The Cycles_Texture_Cache branch uses a rather sophisticated method for texture caching just like the commercial renderers I’ve been using so far. They convert the textures from all sorts of formats (8-bit, 16-bit, JPEGs, PNGs, TGAs, TIFFs, EXRs, … you name it) to an image format that supports mip-mapping and tiling.
One of the readily available open source tools for this is e.g. maketx from the OIIO library.
Mip-mapping means that after the conversion the image file contains a sequence of scaled down versions of itself. In case of a 2k square texture this means that it also contains these mip-map levels:
2048x2048 1024x1024 512x512 256x256 128x128 64x64 32x32 16x16 8x8 4x4 2x2 1x1
These are accessible without having to load the whole image file. The smaller the texture is in the rendered result (e.g. because it’s farther away from the camera) the smaller the mip-map level that’s actually loaded can be. This way an 8k texture might only weigh in like a 512px texture and consume a lot less memory.
Tiled images have another advantage: During conversion they’re split into square “tiles” that can also be separately accessed by the loader. In the default case of maketx these tiles are 64x64 pixels in size.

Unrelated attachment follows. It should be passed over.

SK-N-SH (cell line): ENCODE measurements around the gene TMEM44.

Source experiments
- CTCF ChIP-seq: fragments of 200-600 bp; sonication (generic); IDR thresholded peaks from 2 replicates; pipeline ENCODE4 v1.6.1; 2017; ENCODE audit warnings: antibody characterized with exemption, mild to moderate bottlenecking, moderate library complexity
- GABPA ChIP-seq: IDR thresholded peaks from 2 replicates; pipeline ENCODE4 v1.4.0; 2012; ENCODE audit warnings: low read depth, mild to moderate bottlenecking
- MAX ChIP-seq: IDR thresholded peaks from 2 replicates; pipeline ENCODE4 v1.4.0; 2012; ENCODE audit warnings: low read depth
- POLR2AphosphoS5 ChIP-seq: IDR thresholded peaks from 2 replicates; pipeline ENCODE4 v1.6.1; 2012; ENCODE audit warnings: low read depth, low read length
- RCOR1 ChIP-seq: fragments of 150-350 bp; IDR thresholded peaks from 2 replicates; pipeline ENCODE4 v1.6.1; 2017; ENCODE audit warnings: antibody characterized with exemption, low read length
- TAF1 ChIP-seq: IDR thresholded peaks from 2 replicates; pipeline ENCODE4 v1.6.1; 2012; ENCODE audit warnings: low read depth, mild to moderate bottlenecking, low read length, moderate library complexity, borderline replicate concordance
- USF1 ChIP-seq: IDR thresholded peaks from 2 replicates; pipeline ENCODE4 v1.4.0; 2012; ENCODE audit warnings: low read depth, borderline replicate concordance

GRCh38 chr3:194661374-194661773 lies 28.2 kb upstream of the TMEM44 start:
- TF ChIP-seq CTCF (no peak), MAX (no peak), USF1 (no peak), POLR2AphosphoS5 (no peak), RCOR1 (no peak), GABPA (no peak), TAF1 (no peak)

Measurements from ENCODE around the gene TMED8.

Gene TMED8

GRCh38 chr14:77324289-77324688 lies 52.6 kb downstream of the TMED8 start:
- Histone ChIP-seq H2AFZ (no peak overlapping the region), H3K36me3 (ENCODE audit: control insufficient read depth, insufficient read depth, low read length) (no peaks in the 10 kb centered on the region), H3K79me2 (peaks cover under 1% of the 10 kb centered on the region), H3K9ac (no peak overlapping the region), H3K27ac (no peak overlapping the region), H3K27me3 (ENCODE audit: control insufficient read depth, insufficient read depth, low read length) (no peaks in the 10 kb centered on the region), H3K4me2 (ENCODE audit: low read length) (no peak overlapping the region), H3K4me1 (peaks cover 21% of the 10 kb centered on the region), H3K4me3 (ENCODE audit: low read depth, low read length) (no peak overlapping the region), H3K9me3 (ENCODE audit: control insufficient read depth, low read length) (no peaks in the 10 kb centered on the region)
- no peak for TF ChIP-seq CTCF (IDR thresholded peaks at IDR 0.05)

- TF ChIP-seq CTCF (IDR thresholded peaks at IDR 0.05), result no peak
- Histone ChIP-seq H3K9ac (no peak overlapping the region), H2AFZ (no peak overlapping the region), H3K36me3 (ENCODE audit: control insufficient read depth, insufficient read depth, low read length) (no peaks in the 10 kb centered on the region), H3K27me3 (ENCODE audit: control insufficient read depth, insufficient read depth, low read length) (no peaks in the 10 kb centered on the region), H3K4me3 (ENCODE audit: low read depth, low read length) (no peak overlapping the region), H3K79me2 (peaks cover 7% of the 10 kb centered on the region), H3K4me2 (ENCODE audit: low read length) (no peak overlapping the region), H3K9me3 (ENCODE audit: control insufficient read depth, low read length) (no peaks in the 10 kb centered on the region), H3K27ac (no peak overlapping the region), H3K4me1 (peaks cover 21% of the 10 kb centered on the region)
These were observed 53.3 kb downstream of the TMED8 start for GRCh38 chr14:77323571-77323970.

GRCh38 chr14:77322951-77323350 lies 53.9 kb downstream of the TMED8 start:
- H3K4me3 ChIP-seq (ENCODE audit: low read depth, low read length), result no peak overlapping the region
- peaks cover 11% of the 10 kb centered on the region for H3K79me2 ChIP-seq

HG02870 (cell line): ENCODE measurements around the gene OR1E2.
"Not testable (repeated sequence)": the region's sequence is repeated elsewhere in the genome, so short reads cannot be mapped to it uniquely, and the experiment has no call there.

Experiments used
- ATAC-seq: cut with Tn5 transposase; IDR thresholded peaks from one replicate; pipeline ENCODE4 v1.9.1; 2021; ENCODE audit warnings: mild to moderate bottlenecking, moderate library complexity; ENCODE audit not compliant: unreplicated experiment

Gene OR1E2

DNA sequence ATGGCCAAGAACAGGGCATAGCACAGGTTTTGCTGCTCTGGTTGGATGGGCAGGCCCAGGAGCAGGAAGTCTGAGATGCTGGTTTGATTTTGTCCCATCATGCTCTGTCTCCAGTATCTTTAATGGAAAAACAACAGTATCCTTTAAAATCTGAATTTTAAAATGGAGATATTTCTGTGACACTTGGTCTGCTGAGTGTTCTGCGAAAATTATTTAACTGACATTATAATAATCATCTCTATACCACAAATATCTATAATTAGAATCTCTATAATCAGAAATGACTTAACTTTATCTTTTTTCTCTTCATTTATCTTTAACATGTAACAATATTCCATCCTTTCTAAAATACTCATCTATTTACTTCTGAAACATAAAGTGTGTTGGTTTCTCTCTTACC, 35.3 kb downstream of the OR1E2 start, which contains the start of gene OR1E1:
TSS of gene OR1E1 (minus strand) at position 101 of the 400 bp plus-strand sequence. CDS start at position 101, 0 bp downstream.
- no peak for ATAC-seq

If e.g. only a part of a texture is visible in the rendered image, only these tiles need to be loaded and stored in memory.
Mip-mapping and tiling in combination can allow you to render scenes with terabytes of textures on a machine with a lot less RAM. Depending on the implementation of the texture cache, the parts of the textures that are currently in use can be swapped in and out of memory dynamically.
I’m not a software developer myself but all of this doesn’t only sound complicated, it for sure is not a trivial task to build into a renderer properly.
Luxcore or rather its Blender integration BlendLuxCore have added a very clever and neat method for texture scaling that’s not quite as elaborate as the one just described: It’s also pre-converting the textures to mip-mapped versions and only loads the needed sizes. It doesn’t support tiling or dynamic swapping as far as I know, but it can help a lot in scenes with many and/or big textures.
Here’s a thread in their forums about this Scene texture maps resize policy - LuxCoreRender Forums
It’s already ready to test in the latest Alpha builds and works quite well, without the need for the renderer to support all that complex mip-map / tiling stuff.
If I get it right no special changes had to be made to LuxCore (the renderer itself) to support this. Maybe this could be a (preliminary?) solution for Cycles as well.